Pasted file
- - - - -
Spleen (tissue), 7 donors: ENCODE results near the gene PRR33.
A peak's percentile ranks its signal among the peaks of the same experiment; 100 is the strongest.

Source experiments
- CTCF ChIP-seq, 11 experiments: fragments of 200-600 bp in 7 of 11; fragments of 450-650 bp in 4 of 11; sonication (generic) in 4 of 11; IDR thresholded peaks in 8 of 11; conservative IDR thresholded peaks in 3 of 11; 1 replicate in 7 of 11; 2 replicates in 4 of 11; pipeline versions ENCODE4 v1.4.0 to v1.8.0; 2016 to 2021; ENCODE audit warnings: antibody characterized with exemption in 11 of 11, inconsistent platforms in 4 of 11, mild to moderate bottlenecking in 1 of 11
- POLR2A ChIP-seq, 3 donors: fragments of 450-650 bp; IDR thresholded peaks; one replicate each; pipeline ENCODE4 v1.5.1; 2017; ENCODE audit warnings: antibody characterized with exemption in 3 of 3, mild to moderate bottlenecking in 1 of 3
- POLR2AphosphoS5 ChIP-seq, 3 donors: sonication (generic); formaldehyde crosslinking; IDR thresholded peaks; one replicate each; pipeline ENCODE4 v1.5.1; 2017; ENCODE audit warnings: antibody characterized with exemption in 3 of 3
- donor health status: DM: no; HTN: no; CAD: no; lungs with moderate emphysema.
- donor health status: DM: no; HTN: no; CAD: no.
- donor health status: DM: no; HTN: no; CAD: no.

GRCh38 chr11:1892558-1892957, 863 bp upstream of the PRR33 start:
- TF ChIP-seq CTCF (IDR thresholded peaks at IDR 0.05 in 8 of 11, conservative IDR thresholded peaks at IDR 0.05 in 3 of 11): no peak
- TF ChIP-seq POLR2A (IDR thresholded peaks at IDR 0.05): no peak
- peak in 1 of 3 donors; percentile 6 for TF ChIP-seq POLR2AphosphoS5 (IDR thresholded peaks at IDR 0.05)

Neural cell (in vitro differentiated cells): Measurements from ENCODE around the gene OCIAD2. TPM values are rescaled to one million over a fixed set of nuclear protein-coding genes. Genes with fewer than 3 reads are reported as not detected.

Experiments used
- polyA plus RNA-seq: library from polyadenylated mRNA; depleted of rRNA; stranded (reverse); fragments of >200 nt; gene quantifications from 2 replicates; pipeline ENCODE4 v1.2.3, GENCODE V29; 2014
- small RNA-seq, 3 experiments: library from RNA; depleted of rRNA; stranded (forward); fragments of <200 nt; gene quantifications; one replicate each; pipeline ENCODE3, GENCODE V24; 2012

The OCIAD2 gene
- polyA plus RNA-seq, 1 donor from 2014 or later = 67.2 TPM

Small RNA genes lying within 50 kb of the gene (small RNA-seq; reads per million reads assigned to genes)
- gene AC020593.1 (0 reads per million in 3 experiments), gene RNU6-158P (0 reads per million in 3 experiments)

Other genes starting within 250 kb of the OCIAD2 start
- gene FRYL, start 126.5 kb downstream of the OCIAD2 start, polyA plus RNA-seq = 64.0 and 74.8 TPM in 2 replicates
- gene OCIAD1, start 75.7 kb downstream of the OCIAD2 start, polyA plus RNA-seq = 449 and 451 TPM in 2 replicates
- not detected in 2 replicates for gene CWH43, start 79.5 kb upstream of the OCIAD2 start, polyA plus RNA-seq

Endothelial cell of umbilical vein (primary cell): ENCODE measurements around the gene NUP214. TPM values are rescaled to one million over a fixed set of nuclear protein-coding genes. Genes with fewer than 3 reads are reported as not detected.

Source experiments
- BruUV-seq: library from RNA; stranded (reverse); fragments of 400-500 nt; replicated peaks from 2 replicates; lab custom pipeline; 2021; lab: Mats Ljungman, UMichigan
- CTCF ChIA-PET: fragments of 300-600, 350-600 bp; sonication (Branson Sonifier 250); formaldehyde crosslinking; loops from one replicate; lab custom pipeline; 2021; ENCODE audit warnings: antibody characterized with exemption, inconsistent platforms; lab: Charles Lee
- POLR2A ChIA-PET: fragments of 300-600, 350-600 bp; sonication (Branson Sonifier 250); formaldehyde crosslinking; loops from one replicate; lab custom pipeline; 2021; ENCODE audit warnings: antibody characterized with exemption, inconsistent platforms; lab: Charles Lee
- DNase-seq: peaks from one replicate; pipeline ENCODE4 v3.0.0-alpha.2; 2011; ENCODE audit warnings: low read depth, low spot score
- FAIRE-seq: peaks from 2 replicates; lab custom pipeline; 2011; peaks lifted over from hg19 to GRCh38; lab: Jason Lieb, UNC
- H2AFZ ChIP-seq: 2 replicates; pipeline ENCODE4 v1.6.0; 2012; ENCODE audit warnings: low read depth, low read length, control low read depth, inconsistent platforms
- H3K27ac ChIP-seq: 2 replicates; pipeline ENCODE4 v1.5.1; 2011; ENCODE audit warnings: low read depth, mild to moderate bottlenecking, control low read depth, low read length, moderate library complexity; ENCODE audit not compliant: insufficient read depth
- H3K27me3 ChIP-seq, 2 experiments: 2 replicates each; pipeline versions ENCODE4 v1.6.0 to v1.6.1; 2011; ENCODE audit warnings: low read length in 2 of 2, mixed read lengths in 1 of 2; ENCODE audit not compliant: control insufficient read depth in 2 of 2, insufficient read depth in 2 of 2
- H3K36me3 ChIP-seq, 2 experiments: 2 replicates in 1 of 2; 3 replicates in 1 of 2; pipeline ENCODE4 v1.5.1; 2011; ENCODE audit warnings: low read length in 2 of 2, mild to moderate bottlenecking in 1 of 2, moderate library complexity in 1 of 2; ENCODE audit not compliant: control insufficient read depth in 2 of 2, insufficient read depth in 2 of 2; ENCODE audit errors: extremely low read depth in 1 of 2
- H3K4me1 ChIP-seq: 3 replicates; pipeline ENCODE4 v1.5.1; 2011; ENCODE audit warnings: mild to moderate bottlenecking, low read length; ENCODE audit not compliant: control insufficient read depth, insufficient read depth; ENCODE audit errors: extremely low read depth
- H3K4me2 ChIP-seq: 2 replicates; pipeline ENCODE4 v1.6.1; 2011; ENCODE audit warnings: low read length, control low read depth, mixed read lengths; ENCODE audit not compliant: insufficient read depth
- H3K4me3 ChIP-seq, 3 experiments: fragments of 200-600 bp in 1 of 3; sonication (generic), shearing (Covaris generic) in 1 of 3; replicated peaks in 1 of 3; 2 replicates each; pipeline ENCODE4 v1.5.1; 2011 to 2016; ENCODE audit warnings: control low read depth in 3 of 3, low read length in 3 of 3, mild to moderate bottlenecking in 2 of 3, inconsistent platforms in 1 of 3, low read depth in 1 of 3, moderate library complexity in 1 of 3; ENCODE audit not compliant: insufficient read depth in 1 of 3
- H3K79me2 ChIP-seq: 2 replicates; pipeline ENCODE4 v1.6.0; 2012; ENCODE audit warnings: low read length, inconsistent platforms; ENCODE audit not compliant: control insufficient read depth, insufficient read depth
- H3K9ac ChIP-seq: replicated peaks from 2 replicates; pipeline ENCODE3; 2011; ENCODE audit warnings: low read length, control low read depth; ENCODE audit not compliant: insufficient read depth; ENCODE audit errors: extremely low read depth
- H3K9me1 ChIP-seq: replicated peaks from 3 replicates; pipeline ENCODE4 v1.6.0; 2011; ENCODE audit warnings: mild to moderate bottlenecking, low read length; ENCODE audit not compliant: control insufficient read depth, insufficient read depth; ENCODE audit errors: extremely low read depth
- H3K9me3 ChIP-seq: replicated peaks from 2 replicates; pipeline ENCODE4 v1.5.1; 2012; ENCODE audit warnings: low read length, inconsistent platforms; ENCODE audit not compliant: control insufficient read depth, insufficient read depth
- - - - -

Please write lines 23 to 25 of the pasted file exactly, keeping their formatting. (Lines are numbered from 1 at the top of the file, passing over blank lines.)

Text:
- gene FRYL, start 126.5 kb downstream of the OCIAD2 start, polyA plus RNA-seq = 64.0 and 74.8 TPM in 2 replicates
- gene OCIAD1, start 75.7 kb downstream of the OCIAD2 start, polyA plus RNA-seq = 449 and 451 TPM in 2 replicates
- not detected in 2 replicates for gene CWH43, start 79.5 kb upstream of the OCIAD2 start, polyA plus RNA-seq